- Abu Dhabi, hence its abuse in the comics. Jim Davis has also said he's a sucker for anything with a "k" sound. "Cabbage? Funny. Lettuce? Not funny." This line has also been said in a strip and in an episode of Garfield and Friends.
- Also, Garfield likes take-out Chinese food (like egg-foo-young and moo-goo-gai-pan) because "it's as much fun to say as it is to eat".
- "Beagle" — according to creator Charles M. Schulz, Snoopy is a beagle because it's a funny word.
- Schulz has also claimed he personally likes the music of Brahms better than that of Beethoven, but made the latter Schroder's idol because "Beethoven" is a funnier word.
- "Zamboni" probably counts as well, given the many hockey-related strips that ended with one as the punchline.
- "Cow". The Far Side creator Gary Larson said so.
- Calvin and Hobbes: Hobbes likes to say "smock".
- And "quark◊".
- An early Dilbert strip has Dilbert use his computer to find the funniest words, which turn out to be "weasel", "chainsaw", "prune", and any reference to Gilligan's Island.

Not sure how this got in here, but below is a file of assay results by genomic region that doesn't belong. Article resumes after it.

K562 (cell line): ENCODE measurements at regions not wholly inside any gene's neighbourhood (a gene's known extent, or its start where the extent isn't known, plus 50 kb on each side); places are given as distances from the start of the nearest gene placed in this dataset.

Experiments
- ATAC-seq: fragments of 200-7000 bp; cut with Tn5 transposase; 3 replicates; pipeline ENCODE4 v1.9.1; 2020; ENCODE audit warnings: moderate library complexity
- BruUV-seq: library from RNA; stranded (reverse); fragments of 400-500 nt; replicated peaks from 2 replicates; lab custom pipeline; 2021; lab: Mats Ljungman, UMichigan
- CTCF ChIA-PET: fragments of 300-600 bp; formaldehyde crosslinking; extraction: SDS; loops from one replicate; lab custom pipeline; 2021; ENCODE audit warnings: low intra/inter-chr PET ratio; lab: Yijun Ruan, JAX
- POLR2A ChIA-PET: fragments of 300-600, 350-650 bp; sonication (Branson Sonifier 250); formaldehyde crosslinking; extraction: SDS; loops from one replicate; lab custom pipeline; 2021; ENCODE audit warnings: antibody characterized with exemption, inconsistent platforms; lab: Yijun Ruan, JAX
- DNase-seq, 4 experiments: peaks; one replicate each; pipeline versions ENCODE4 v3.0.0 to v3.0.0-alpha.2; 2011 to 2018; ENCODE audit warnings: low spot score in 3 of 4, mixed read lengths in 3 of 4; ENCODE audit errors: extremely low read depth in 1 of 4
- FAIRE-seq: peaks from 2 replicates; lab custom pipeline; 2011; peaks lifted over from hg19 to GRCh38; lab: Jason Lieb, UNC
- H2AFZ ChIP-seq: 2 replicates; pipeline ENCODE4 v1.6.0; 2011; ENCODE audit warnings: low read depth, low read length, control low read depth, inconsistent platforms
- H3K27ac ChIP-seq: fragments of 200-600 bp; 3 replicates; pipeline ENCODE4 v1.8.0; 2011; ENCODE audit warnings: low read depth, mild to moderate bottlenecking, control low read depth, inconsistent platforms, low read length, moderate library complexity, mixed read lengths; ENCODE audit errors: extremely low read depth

- Dobby relished his groinsaw's roar...
- Fuckfire, rape apes, the entire fic is full of funny Squick squicky words.
- Deadpool has two different scenes of Wade and Blind Al arguing over the assemblage of Ikea furniture, because the Swedish names for said furniture sound hilarious coming from English speakers. Especially since they happen to be pronouncing them all wrong.
- According to Dave Barry, "doot", "weasel", and "Smoot-Hawley Tariff".
I'm at home, sitting in front of my computer in my underwear, trying to decide which animal name is funnier, 'hamster' or 'gerbil.' ("Answer: 'weasel.'")
- Harry Potter features the following quote from Albus Dumbledore: